Worm Farming 101

Worm Farming 101

Composting worms vs Earthworms

Though similar in appearance, compost worms are not earthworms.
  • Compost worms are generally smaller than earthworms.
  • Compost worms do not live in the soil, they feed above ground on organic waste and convert it into castings.
  • Earthworms feed on microorganisms and organic matter in the soil and help build soil structure.

Setting up your worm farm

Worm farms can come in many different shapes and sizes, from a bucket to a large scale food waste system.
  • A worm farm should be insulated/temperature controlled.
  • Always use a lid to help with insulation, keeping out the rain, and protection from rodents and predators.
  • Ensure it can drain out of the bottom.
  • Ensure there is an air pocket at the bottom or some airflow.
  • Worms need moisture, use mulch or a breathable material such as an old towel or pillowcase on top of the worms.
  • Before adding worms ensure they have adequate bedding using leaf litter or shredded paper.
  • Place the worm farm in a shady spot. Some morning sun if fine, but avoid hot mid- day and afternoon sun, especially in summer!

Feeding your worms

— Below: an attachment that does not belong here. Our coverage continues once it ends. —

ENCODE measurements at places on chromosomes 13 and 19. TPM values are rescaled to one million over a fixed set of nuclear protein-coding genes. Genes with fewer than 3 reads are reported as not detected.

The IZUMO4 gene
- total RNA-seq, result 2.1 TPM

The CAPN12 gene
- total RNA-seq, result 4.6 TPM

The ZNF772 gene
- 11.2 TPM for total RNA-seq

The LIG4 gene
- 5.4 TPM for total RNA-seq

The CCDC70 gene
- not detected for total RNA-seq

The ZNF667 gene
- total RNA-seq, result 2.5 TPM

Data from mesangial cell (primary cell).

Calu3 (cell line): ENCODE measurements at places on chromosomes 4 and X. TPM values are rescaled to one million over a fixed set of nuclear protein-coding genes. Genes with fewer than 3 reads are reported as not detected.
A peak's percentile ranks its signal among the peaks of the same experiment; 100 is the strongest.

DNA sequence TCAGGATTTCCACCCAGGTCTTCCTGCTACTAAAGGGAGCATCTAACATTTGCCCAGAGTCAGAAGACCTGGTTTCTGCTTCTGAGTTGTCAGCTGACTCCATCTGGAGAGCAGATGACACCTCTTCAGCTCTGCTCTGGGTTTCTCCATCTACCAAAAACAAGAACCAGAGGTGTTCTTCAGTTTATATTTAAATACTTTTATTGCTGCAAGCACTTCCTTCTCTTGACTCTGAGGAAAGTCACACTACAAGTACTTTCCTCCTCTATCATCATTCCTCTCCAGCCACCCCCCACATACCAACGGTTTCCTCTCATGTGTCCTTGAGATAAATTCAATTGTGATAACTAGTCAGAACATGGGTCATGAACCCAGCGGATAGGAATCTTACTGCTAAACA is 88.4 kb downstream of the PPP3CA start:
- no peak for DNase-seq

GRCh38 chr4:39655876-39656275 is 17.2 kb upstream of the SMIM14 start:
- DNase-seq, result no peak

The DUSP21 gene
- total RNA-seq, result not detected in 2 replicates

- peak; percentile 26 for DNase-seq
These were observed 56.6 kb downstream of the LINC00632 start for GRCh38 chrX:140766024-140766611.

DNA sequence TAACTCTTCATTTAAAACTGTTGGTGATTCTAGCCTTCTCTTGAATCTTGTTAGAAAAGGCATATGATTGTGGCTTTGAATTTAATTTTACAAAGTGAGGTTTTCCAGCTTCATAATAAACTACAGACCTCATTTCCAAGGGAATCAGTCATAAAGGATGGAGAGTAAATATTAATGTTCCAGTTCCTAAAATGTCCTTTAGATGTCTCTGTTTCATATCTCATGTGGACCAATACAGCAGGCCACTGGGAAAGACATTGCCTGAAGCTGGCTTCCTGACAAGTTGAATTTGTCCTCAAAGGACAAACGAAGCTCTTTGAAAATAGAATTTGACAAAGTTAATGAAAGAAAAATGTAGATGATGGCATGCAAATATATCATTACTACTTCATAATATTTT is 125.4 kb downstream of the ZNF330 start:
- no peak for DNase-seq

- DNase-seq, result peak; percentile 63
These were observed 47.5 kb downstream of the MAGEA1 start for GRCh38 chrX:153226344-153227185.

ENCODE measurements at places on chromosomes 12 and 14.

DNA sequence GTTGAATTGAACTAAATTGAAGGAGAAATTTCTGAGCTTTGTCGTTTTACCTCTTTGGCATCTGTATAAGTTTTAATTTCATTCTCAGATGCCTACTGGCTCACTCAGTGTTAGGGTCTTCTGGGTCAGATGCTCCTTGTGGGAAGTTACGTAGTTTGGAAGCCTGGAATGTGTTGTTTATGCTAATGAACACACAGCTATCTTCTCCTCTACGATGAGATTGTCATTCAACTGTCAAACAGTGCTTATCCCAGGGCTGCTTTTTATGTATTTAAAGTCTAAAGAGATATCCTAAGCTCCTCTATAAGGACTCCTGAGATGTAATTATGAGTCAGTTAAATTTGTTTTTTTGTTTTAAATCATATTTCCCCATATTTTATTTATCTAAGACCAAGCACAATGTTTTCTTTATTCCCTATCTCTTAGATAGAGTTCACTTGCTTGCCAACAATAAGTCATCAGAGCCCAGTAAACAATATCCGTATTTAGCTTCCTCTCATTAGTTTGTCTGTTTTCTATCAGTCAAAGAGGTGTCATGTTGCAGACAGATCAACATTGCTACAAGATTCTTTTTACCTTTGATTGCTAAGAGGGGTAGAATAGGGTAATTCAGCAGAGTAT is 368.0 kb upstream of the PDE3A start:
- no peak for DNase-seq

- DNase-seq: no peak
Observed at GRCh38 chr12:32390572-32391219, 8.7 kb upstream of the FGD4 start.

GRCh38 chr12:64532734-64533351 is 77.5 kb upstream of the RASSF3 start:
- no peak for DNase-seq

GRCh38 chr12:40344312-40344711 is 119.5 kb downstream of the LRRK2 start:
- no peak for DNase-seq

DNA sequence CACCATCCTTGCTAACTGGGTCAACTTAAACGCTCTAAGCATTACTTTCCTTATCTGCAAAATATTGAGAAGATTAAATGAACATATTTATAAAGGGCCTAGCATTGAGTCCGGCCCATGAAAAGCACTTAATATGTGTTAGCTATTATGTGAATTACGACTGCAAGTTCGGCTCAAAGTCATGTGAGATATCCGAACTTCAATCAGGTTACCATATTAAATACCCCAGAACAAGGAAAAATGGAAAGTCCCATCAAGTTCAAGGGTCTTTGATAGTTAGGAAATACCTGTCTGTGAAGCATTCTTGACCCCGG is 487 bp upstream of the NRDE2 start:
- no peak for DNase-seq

• Do not overfeed your worms! This is the main reason a worm farm fails
  • Feed your worm; coffee grounds, leafy green scraps, vegetable scraps, a small amount of fruit scraps cut into pieces. Carbon marterial; dry leaves, shredded paper, cardboard, etc.
  • Do NOT feed your worms; citrus, processed food and bread, chilli, onion, garlic, meat, dairy or anything oily.
  • A well maintained worm bin should have a pH measurement between 6.0 and 7.0
  • Cut up the food as fine as possible
  • Feed worms about once every week or two. Or until the previous food is mostly gone. Worms are more active in warmer weather

Worm castings

Worm castings are one of the best natural fertalisers. Not only are they loaded with plant available nutrients, they are also full of beneficial bacteria and microorganisms. They are particularly useful used directly when planting out new trees or seedlings. They can also be mixed with soil, sand or other compost to enrich it.

Worm Tea

  • Worm tea is made by using a 'teabag' by placing worm castings into a stocking or cheesecloth then ‘brewing’ it in a bucket of water.
  • The tea needs to be aerated. The best way to do this is to use an aquarium pump. It can also be done by hand if you stir the brew every couple of hours.
  • The brew takes around 12 hours depending on the temperature, and potency of the castings. Molasses may be added to increase microbial activity but it is optional.
  • Once finished the brew should be used as soon as possible as a foliar spray or mixed with water and applied as a liquid fertiliser. 
  • If it smells bad don't use it! This normally means it has turned anaerobic and could contain harmful pathogens. 

Note! The water under your wormfarm is not the same as a worm tea, it is called worm leachate. While generally safe and beneficial to use in the garden, leachate can contain harmful pathogens. Again, if it smells bad, don’t use it!

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